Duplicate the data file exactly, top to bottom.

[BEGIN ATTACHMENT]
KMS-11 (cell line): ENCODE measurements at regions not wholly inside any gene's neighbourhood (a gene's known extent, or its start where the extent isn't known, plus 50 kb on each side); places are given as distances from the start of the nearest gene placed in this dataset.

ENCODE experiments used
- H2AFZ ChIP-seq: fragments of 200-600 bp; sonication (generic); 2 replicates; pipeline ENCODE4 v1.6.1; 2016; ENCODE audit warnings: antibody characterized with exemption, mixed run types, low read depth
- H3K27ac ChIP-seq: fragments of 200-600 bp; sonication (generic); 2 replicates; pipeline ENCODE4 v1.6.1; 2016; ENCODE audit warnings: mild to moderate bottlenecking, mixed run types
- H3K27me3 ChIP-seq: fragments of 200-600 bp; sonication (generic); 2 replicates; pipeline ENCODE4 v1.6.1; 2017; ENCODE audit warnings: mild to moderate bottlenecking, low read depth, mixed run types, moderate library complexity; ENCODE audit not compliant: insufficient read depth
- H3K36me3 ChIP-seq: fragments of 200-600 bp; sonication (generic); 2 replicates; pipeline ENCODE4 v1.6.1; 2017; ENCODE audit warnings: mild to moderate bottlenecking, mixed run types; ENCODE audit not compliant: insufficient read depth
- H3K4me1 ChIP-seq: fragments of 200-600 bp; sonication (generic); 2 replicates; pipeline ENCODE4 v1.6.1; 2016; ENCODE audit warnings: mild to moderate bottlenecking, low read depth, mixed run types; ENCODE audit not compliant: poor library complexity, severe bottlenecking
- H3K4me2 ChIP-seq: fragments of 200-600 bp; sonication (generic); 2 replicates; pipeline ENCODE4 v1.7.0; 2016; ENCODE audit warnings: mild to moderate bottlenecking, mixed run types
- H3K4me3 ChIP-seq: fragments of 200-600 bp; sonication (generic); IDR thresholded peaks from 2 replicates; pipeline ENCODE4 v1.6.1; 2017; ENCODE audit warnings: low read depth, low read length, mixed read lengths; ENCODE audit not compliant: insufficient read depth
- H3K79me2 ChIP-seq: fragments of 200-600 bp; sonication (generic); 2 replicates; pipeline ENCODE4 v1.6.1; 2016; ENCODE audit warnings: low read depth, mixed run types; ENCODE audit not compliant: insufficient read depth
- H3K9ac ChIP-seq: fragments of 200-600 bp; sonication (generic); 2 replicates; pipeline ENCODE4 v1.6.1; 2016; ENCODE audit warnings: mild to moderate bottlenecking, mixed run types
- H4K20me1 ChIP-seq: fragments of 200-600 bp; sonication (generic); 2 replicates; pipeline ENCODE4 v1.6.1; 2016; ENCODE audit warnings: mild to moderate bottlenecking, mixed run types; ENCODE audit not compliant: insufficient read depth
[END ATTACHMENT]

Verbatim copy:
KMS-11 (cell line): ENCODE measurements at regions not wholly inside any gene's neighbourhood (a gene's known extent, or its start where the extent isn't known, plus 50 kb on each side); places are given as distances from the start of the nearest gene placed in this dataset.

ENCODE experiments used
- H2AFZ ChIP-seq: fragments of 200-600 bp; sonication (generic); 2 replicates; pipeline ENCODE4 v1.6.1; 2016; ENCODE audit warnings: antibody characterized with exemption, mixed run types, low read depth
- H3K27ac ChIP-seq: fragments of 200-600 bp; sonication (generic); 2 replicates; pipeline ENCODE4 v1.6.1; 2016; ENCODE audit warnings: mild to moderate bottlenecking, mixed run types
- H3K27me3 ChIP-seq: fragments of 200-600 bp; sonication (generic); 2 replicates; pipeline ENCODE4 v1.6.1; 2017; ENCODE audit warnings: mild to moderate bottlenecking, low read depth, mixed run types, moderate library complexity; ENCODE audit not compliant: insufficient read depth
- H3K36me3 ChIP-seq: fragments of 200-600 bp; sonication (generic); 2 replicates; pipeline ENCODE4 v1.6.1; 2017; ENCODE audit warnings: mild to moderate bottlenecking, mixed run types; ENCODE audit not compliant: insufficient read depth
- H3K4me1 ChIP-seq: fragments of 200-600 bp; sonication (generic); 2 replicates; pipeline ENCODE4 v1.6.1; 2016; ENCODE audit warnings: mild to moderate bottlenecking, low read depth, mixed run types; ENCODE audit not compliant: poor library complexity, severe bottlenecking
- H3K4me2 ChIP-seq: fragments of 200-600 bp; sonication (generic); 2 replicates; pipeline ENCODE4 v1.7.0; 2016; ENCODE audit warnings: mild to moderate bottlenecking, mixed run types
- H3K4me3 ChIP-seq: fragments of 200-600 bp; sonication (generic); IDR thresholded peaks from 2 replicates; pipeline ENCODE4 v1.6.1; 2017; ENCODE audit warnings: low read depth, low read length, mixed read lengths; ENCODE audit not compliant: insufficient read depth
- H3K79me2 ChIP-seq: fragments of 200-600 bp; sonication (generic); 2 replicates; pipeline ENCODE4 v1.6.1; 2016; ENCODE audit warnings: low read depth, mixed run types; ENCODE audit not compliant: insufficient read depth
- H3K9ac ChIP-seq: fragments of 200-600 bp; sonication (generic); 2 replicates; pipeline ENCODE4 v1.6.1; 2016; ENCODE audit warnings: mild to moderate bottlenecking, mixed run types
- H4K20me1 ChIP-seq: fragments of 200-600 bp; sonication (generic); 2 replicates; pipeline ENCODE4 v1.6.1; 2016; ENCODE audit warnings: mild to moderate bottlenecking, mixed run types; ENCODE audit not compliant: insufficient read depth